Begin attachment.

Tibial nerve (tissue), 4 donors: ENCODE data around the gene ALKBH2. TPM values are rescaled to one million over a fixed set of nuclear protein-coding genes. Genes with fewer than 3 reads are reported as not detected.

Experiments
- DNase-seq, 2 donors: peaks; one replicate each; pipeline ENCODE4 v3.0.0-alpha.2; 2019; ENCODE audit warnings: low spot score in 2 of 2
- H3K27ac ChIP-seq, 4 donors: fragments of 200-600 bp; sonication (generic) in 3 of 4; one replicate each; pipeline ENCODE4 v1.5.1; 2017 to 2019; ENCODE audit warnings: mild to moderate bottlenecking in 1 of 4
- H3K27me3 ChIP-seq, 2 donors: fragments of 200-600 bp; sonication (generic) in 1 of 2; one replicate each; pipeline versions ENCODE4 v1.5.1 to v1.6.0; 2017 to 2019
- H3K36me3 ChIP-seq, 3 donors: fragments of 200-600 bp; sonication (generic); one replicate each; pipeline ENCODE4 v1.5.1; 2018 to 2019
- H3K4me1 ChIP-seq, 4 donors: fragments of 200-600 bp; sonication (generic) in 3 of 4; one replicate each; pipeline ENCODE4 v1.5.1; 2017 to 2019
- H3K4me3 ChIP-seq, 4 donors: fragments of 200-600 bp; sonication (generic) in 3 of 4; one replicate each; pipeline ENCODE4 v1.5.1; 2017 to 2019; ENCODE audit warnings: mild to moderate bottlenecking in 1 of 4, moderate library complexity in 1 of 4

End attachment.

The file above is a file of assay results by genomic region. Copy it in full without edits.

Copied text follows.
Tibial nerve (tissue), 4 donors: ENCODE data around the gene ALKBH2. TPM values are rescaled to one million over a fixed set of nuclear protein-coding genes. Genes with fewer than 3 reads are reported as not detected.

Experiments
- DNase-seq, 2 donors: peaks; one replicate each; pipeline ENCODE4 v3.0.0-alpha.2; 2019; ENCODE audit warnings: low spot score in 2 of 2
- H3K27ac ChIP-seq, 4 donors: fragments of 200-600 bp; sonication (generic) in 3 of 4; one replicate each; pipeline ENCODE4 v1.5.1; 2017 to 2019; ENCODE audit warnings: mild to moderate bottlenecking in 1 of 4
- H3K27me3 ChIP-seq, 2 donors: fragments of 200-600 bp; sonication (generic) in 1 of 2; one replicate each; pipeline versions ENCODE4 v1.5.1 to v1.6.0; 2017 to 2019
- H3K36me3 ChIP-seq, 3 donors: fragments of 200-600 bp; sonication (generic); one replicate each; pipeline ENCODE4 v1.5.1; 2018 to 2019
- H3K4me1 ChIP-seq, 4 donors: fragments of 200-600 bp; sonication (generic) in 3 of 4; one replicate each; pipeline ENCODE4 v1.5.1; 2017 to 2019
- H3K4me3 ChIP-seq, 4 donors: fragments of 200-600 bp; sonication (generic) in 3 of 4; one replicate each; pipeline ENCODE4 v1.5.1; 2017 to 2019; ENCODE audit warnings: mild to moderate bottlenecking in 1 of 4, moderate library complexity in 1 of 4